“All the R&D that they’re going to have to conduct themselves will be big amounts of resource. Of course, some teams look like they’ve gone further in their cloning than others, but as long as it complies with the rules, I don’t particularly have a problem with it.”
Horner says it also means that the grid is more competitive and affordable. But that you also didn’t want a grid which looks the same. But you could use transferable elements like suspension and gearboxes.
There are no suggestions that Racing Point has broken the regulations with its design, McLaren team principal Andreas Seidl has called for strict policing of team collaborations to check that rules are followed.
Seidl said, “The rules are pretty clear of what is allowed and what is not allowed and of course it’s important already now in 2020, that these rules are followed.”
Next year there are limits on how much teams are allowed to do on CFD and wind tunnel hours. He believes that teams transferring wind tunnel regulations isn’t within the regulations
Teams ask for policing of information sharing
The FIA has been urged to ensure that Formula One teams are not illegally sharing information between each other by rotating staff. The focus on teams co-operating has been thrust back into the spotlight with Racing Point having taken inspiration from Mercedes’ design to create its RP20.
There is no suggestions that Racing Point has done anything wrong or has breached the regulations. The team itself says it is actually concerned about other teams going beyond what is allowed by pooling together resource.
Racing Point technical director Andy Green told Motorsport.com, “The bit that really upset and still upsets us about what goes on, is the transfer of information that can and does happen between the big team and the small team. That is circumventing the regulation. That’s the bit we don’t [like].”
Analysis of the Haas model when it entered F1, restrictions were put in place to ensure that personnel could not swiftly move around teams and transfer intellectual property. Green suggests that the rules may not be strictly followed by all teams and that some information could still be getting moved around.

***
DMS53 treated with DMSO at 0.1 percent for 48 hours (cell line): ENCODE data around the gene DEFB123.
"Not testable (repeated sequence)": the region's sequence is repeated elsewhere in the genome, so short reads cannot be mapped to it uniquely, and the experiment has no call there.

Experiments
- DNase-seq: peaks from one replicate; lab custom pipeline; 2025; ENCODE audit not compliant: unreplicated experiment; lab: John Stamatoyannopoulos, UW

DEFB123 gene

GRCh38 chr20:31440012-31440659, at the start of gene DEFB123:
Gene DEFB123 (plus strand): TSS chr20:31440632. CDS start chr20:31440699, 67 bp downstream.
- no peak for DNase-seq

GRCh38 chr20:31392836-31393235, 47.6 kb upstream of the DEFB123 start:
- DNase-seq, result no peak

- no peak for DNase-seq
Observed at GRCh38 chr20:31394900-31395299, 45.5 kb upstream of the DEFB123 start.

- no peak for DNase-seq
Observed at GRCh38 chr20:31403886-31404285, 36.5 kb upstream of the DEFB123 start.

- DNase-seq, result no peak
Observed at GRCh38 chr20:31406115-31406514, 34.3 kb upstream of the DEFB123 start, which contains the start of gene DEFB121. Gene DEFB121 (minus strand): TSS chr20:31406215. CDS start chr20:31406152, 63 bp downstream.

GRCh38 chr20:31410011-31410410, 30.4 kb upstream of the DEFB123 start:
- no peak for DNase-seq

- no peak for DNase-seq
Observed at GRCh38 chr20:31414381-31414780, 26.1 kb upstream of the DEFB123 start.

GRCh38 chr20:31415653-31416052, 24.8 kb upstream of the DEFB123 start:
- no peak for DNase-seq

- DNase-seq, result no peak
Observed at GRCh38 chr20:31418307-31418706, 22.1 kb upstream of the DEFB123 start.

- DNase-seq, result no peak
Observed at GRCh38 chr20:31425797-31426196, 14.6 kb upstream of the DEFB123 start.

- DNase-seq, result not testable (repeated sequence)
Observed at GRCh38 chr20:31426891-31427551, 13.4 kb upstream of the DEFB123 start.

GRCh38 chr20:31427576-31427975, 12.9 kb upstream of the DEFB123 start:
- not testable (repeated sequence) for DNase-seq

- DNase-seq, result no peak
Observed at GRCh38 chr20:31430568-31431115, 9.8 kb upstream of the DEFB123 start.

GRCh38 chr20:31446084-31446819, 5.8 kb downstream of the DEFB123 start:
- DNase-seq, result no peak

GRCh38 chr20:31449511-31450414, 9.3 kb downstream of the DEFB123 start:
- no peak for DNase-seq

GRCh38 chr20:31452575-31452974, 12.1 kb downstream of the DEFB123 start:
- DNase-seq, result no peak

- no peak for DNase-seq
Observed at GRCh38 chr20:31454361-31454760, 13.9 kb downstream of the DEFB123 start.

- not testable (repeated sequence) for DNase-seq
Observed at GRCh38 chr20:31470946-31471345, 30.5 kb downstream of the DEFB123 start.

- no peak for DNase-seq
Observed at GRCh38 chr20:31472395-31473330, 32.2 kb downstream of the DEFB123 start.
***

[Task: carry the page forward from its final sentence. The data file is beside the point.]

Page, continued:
He explained, “It was brought to a head in Abu Dhabi I think a couple of years ago, with people rotating from one team to another, from the big team to the small team, back to the big team again.” Green believes that its makes sense for engine suppliers to supply customers teams with some hardware.
McLaren boss Andreas Seidl says there are no suggestions that Racing Point has breached the rules with its design, but does have concerns about the long term impact if teams continue to cooperate.
He said, “It doesn’t matter if you have a cooperation with other teams – which is okay and is also allowed by the regulations on certain topics – but when it comes down to the things like monocoque, aerodynamics and do on, where you’re clearly not allowed to work together.”
“no way” Williams will be far off pace – Russell
George Russell feels there is “no way” Williams will be as far off the pace of its rival as it was last year. The British team has started in much better shape compared to 2019, when it missed the first two full days of testing.
But in the first three days of testing, Russell handing it the ninth-fastest time in the first Barcelona test, ahead of Haas. Asked by Motorsport.com, if he felt Williams would be closer to the midfield compared to last year when the team scored just one point, Russell said: “There’s no way we’ll be as far off the pace as we were last year.”
“Last year on average we were one second behind [and] you can say that all the other teams at least have found three tenths – so for us to be fighting we need to have found at least that amount.” He believes that if they can achieve that they will be fighting with the other teams.
Russell spent most of his sessions of the first test sessions doing aerodynamic correlation tests. His teammate Nicholas Latifi drove on the final day.
Russell explained that this was because Williams had brought “loads of aero items” to try and “see if everything’s correlating versus the wind tunnel, versus CFD and how it’s working on the track”.
He told Motorsport.com, “We did loads of rake running [on the second] morning. I don’t know the results from yet but it’s very beneficial and it’s what’s needed in these early days. It wasn’t the perfect day [on Thursday], but I think it’ll be productive in the long run.”
Williams’ deputy team principal Claire Williams said the teams’ realistic aim was targeting Q2 and scoring in each race. She says her team exists to go racing and that last year they weren’t racing.
She added, “Robert [Kubica, who drove for the team in 2019] and George were racing each other, and we want to be coming to each and every race, being able to fight for realistically a Q2 position.”